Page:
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Which Came First: Abraham and the Patriarchs or Moses and the Torah?

A Talmudic problem: Abraham lived before the law was given, so how can his actions be used to interpret the law?

Adam Kirsch
December 17, 2013
(Photoillustration Tablet Magazine; original photo Library of Congress)
(Photoillustration Tablet Magazine; original photo Library of Congress)

Literary critic Adam Kirsch is reading a page of Talmud a day, along with Jews around the world.

One source of Judaism’s complexity, and also perhaps of its durability, is that it was founded twice. The first founding occurs in the book of Genesis, when God calls Abraham to leave his home in Ur and travel to the Promised Land, which will be a possession for his descendants forever. According to this covenant, the Jews are a family—the Children of Israel, as they would come to be called—and they inherit a special relationship with God based on the promise he made to their ancestors.

But then, in the book of Exodus, Judaism is founded again on a new basis. This time, God delivers an extensive set of commandments to Moses on Mount Sinai, which the whole people of Israel agrees to obey. As long as the Jews follow God’s laws, he promises to give them possession of the Land of Israel and good fortune; but if they disobey God and break the covenant, they will be exiled and punished. On this model, the Jews are not a family so much as a political community, with God as their sovereign. The covenant is based not on a gratuitous promise but on a contract of obedience.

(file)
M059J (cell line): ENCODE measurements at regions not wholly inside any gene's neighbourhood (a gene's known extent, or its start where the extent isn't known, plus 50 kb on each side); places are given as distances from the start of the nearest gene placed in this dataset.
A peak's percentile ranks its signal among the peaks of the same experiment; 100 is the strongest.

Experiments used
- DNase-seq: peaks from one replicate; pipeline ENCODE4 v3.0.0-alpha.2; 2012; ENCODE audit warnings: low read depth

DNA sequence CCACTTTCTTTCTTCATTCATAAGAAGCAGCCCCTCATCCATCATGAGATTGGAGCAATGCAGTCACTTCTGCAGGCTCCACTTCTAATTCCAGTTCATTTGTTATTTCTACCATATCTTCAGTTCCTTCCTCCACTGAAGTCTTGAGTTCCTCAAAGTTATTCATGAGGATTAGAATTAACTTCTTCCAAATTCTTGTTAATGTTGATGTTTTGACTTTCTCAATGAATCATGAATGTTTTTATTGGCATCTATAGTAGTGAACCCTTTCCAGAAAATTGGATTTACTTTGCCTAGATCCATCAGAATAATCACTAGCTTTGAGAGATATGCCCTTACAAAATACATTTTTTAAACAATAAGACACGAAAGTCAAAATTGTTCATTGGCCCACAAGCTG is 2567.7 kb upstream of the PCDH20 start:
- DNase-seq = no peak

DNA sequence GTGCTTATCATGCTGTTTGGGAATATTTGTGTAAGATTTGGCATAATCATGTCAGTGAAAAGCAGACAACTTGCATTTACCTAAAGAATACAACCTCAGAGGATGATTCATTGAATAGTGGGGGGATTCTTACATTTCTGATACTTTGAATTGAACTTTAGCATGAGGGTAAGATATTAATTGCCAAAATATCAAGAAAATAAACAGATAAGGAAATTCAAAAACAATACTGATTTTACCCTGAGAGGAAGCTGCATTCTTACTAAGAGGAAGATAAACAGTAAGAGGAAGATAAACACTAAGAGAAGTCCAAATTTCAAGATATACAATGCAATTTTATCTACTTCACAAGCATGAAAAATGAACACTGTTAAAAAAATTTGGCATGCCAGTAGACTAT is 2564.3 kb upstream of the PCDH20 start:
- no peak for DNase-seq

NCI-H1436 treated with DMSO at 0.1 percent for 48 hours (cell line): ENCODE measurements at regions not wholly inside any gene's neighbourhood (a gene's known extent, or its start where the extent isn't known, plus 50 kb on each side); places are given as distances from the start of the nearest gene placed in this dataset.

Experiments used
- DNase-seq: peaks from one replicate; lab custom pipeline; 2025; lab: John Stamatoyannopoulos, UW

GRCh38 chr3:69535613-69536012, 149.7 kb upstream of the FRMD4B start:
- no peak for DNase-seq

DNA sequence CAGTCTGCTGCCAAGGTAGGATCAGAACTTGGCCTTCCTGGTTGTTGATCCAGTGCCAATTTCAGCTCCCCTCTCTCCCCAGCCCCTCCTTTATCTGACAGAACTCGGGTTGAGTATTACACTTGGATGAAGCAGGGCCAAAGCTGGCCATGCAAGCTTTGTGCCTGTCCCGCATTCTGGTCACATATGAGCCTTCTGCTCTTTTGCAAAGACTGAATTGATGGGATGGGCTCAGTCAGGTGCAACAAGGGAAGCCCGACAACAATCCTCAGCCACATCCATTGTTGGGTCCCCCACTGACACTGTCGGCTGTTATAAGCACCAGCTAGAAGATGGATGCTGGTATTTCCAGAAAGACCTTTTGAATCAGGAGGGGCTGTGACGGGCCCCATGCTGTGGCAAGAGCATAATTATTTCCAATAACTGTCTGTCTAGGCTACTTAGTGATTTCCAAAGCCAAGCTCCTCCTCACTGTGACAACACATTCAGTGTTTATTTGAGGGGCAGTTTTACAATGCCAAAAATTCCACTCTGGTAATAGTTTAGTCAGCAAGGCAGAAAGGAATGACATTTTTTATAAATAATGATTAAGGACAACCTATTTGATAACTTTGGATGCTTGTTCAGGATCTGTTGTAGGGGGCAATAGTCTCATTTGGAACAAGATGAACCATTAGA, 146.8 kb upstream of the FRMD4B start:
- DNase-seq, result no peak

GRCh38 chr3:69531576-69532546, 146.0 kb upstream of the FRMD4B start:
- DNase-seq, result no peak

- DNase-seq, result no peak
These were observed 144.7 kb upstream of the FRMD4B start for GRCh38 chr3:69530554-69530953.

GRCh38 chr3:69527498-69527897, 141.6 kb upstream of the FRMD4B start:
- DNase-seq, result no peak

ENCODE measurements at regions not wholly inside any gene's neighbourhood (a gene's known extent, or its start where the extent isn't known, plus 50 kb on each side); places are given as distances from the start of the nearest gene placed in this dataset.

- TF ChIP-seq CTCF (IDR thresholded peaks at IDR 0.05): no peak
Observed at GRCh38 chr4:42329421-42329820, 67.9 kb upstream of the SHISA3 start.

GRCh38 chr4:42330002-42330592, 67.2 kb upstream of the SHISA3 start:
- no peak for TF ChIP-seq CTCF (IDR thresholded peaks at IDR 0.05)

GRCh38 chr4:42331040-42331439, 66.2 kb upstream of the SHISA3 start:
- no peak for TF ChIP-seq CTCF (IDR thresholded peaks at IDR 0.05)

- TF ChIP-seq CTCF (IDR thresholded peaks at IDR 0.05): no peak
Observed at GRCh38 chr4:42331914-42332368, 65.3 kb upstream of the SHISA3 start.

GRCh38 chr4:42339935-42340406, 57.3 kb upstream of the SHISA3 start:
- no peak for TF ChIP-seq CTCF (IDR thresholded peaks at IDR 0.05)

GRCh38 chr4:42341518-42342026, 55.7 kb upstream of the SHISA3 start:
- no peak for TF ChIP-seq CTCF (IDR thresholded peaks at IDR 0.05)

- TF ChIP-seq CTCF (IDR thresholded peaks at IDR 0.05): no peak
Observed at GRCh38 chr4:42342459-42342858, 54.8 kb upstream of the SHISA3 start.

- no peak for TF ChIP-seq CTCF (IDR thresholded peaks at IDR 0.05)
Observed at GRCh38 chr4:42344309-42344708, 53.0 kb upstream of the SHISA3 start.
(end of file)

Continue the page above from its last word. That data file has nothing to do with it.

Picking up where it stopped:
This dual founding creates a number of ambiguities in Judaism, one of which came to the fore in this week’s Daf Yomi reading. To the rabbis of the Talmud, the service of God was defined as the study of Torah. As we have seen much earlier in the Daf Yomi cycle, they imagined even a warrior-king like David as a Torah scholar at heart, and they described his feats of military conquest as feats of learning. Naturally, the rabbis want to think about Abraham, the first Jew, in the same way. But Abraham, by any reckoning, lived many generations before Moses received the Torah. What, then, could Abraham have studied, and how did he know how to live?